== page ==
It’s out, the report from U of M Humphrey School of Public Affairs about CapX 2020, headlining it as a “Model for addressing climate change.

Transmission Planning and CapX 2020: Building Trust to Build Regional Transmission Systems

Oh, please, this is all about coal, and you know it.  This is all about enabling marketing of electricity.  In fact, Xcel’s Tim Carlsbad testified most honestly that CapX 2020 was not for wind!  That’s because electrical energy isn’t ID’d by generation source, as Jimbo Alders also testified, and under FERC, discrimination in generation sources is not allowed, transmission must serve whatever is there.  And the report early on, p. 4, notes:

Both North and South Dakota have strong wind resources and North Dakota also has low-BTU lignite
coal resources that it wants to continue to use. New high-voltage transmission lines are needed to
support the Dakotas’ ability to export electricity to neighboring states.

See also: ICF-Independent Assessment MISO Benefits

Anyway, here it is, and it’s much like Phyllis Reha’s puff piece promoting CapX 2020 years ago while she was on the Public Utilities Commission, that this is the model other states should use:

MN PUC Commissioner Reha’s Feb 15 2006 presentation promoting CapX 2020

So put on your waders and reading glasses and have at it.

Here’s the word on the 2005 Transmission Omnibus Bill from Hell – Chapter 97 – Revisor of Statutes that gave Xcel and Co. just what they wanted, transmission as a revenue stream:


And note how opposition is addressed, countered by an organization that received how much to promote transmission.  This is SO condescending:


… and opposition discounted because it’s so technical, what with load flow studies, energy consumption trends, how could we possibly understand?  We couldn’t possibly understand… nevermind that the decreased demand we warned of, and which demonstrated lack of need, was the reality that we were entering in 2008.


And remember Steve Rakow’s chart of demand, entered at the very end of the Certificate of Need hearing when demand was at issue???  In addition to NO identification of axis values, the trend he promoted, and which was adopted by the ALJ and Commission, has NOT happened, and instead Xcel is adjusting to the “new normal” and whining that the grid is only 55% utilized in its e21 and rate case filings.  Here’s Steve Rakow’s chart:


Reality peak demand trajectory was lower than Rakow’s “slow growth” line, in fact, it’s the opposite from 2007 to present.  Suffice it to say:


PSE&G’s PR machine

July 2nd, 2009

Here’s their PR machine:

Here’s the poop:

New Poll Finds Strong Public Support for PSE&G’s Transmission Line Upgrade

Jul 1, 2009 12:38 AM
Public Service Enterprise Group Inc.

A recent poll finds that the majority of people in Morris and Sussex counties in New Jersey favors PSE&G’s plan to upgrade the Susquehanna-Roseland transmission line to ensure reliability of the electric grid.

The poll, conducted by the firm of Luntz, Maslansky Strategic Research, showed approximately 3-to-1 support for the project, with 60 percent of those surveyed saying they “strongly support” or “somewhat support” it, compared to 22 percent who “strongly oppose” or “somewhat oppose” the line. Support for the line was equally strong regardless of the respondent’s proximity to the line.

“It is evident that most people understand that the existing line, which went into service in 1931, can’t be expected to handle today’s demand for safe, reliable electric service without an upgrade,” said Ralph LaRossa, president and COO of PSE&G.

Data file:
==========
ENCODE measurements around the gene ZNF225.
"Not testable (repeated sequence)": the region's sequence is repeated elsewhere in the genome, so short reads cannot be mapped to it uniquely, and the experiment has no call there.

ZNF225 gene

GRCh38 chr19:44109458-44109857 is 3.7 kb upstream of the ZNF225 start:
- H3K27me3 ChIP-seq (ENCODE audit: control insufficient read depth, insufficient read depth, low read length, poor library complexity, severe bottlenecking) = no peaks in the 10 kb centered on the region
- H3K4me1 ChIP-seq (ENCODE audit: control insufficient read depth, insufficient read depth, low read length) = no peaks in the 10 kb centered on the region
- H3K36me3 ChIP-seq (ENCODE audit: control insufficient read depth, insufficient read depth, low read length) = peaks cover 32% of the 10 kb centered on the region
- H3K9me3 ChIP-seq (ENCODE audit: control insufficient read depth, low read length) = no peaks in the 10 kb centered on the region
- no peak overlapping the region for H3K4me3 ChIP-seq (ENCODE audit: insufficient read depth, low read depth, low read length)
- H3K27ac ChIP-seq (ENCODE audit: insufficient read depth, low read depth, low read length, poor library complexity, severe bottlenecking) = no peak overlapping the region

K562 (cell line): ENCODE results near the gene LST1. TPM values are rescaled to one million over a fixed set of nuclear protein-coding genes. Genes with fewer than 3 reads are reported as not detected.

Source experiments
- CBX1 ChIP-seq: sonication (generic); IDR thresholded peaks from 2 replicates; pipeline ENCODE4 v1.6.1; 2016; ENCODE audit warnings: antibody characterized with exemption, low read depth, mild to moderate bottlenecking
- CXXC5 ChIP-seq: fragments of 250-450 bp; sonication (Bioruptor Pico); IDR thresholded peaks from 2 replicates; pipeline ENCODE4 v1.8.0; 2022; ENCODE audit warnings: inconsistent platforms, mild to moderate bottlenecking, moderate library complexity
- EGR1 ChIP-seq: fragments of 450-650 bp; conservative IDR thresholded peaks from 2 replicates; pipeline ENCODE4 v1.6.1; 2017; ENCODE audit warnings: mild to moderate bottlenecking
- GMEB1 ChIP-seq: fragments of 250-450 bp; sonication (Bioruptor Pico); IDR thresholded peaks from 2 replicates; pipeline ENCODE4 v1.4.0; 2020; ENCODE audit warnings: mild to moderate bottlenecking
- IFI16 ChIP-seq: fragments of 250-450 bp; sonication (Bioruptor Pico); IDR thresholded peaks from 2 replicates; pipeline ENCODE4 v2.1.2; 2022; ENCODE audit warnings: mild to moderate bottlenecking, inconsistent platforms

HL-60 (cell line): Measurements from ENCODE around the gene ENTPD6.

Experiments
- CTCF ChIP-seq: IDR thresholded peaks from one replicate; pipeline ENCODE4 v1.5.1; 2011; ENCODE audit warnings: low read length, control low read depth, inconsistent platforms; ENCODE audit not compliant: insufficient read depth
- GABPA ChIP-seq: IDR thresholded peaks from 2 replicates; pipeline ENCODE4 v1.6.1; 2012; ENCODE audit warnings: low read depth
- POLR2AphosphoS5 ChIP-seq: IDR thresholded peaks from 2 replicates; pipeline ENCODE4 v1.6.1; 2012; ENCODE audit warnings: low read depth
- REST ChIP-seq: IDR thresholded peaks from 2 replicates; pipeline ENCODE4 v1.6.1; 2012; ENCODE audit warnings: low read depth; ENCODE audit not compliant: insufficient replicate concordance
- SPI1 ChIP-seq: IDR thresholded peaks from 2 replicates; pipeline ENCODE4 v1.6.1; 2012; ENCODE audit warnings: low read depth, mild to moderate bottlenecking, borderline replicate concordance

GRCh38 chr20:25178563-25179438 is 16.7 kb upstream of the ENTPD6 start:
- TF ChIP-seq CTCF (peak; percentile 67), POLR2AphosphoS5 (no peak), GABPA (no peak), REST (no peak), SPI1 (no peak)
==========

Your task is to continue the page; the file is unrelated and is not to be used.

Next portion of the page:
“If we don’t act, Morris and Sussex counties, as well as all of northern New Jersey, could experience widespread brownouts and blackouts by the summer of 2012,” LaRossa said. “That’s not our judgment at PSE&G. It’s the verdict of the independent experts empowered by the federal government to manage the electrical grid. It’s a warning we take very seriously.”

The poll showed that 81 percent of the people in these counties see America’s energy situation as either a “crisis” or “major problem.” LaRossa added, “Most people who live in this area clearly understand the need to do what is required to maintain and ensure reliability.”

PSE&G, which funded the poll, is seeking permission to invest $750 million on the upgrade, adding a 500-kilovolt line to the existing 230-kilovolt line, within an existing transmission right-of-way. The project would create the equivalent of nearly 4,000 jobs lasting one year each, according to a recent report by senior economists at Rutgers University. And by relieving some of the congestion that drives up electric rates in New Jersey, it would help contain electricity costs for homes and businesses in the region.

The Board of Public Utilities is considering PSE&G’s petition to upgrade the line and is expected to make a decision by the end of the year. Public hearings were held on June 11 and 18 in Sussex County; a third hearing will be held June 30 in Morris County. In addition, the New Jersey Highlands Council is expected to vote on PSE&G’s request for an exemption for the project at its June 25 meeting.

The Luntz, Maslansky survey was conducted by telephone with 525 utility ratepayers across Morris and Sussex counties. The survey captured a statistically significant population of each county. To make sure the survey elicited the opinions of those ratepayers most likely to be affected by the project, the survey included an oversample of 100 respondents self-selected as living near the current transmission line, as well as an oversample of 100 respondents who lived in towns known to be near the existing transmission line. All respondents were registered voters. The survey was in the field June 4-11 and has a margin of error of plus or minus 4.3 percent at the 95 percent confidence level.